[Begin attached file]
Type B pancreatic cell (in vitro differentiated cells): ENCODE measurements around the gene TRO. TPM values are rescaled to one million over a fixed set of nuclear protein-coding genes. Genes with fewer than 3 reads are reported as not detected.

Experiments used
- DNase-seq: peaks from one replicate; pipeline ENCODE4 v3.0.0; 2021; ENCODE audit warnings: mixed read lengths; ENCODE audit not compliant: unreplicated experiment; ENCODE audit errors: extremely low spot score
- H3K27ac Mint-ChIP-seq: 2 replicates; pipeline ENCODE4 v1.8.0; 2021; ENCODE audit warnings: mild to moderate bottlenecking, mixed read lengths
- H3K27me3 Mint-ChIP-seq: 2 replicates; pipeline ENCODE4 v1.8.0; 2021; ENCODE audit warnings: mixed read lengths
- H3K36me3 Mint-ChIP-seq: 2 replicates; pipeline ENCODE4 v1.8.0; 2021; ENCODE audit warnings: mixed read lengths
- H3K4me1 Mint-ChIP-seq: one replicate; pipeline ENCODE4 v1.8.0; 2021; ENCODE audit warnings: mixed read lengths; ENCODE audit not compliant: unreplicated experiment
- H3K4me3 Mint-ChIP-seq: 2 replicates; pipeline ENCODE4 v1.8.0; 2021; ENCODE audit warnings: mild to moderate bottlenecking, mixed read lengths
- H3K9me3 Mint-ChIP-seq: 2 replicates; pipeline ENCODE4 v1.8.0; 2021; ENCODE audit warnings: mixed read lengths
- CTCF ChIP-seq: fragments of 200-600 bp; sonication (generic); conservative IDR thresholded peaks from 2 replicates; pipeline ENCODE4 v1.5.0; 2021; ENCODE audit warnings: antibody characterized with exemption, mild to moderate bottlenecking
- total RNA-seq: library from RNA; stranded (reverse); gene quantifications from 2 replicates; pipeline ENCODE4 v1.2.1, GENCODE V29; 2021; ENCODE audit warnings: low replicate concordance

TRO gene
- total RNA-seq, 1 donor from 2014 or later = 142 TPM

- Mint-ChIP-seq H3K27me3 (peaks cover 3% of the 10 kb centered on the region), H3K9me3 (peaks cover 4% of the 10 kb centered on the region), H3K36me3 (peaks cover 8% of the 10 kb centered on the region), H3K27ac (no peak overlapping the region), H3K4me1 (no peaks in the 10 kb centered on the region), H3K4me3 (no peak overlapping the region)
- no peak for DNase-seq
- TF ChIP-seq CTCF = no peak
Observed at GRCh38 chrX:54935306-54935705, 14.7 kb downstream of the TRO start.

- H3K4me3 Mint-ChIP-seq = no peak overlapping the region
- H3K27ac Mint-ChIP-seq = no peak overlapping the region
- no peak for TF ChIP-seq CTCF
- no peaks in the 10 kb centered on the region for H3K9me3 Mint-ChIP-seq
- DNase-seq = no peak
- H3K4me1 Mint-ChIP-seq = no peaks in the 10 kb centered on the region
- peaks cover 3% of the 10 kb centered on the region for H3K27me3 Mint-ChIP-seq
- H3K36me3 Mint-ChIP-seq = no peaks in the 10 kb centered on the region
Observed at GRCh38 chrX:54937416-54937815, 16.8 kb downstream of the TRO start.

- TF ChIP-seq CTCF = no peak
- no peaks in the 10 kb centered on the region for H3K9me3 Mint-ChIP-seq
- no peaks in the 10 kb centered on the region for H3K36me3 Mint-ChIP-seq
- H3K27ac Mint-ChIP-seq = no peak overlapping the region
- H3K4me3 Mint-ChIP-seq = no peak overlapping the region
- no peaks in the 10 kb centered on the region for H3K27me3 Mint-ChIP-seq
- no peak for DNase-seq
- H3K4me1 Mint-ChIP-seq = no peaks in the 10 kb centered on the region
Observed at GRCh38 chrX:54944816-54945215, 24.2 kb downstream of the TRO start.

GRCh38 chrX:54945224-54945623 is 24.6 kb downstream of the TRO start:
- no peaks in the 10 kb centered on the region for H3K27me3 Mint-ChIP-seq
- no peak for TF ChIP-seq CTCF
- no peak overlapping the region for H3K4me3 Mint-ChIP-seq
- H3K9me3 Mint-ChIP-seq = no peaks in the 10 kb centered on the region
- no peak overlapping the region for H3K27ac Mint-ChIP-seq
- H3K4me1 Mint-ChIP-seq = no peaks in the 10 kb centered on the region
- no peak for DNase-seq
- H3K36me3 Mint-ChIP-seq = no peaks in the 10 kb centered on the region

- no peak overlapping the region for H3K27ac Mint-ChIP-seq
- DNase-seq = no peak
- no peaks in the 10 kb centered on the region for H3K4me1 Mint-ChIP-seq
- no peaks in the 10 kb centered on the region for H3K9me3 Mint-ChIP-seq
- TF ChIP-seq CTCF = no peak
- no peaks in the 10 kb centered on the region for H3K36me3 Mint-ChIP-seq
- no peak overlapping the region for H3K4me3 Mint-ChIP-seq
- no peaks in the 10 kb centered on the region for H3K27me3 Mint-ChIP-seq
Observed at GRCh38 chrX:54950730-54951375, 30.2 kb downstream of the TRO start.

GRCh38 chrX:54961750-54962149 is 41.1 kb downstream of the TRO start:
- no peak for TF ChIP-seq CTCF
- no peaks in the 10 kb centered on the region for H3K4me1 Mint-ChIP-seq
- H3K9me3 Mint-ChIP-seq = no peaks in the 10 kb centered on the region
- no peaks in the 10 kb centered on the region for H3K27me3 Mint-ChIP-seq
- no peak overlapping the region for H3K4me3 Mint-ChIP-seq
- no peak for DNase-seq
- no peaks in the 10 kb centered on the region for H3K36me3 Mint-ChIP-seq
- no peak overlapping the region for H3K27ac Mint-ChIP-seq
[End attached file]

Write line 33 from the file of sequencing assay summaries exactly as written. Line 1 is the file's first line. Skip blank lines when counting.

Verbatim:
- no peak for DNase-seq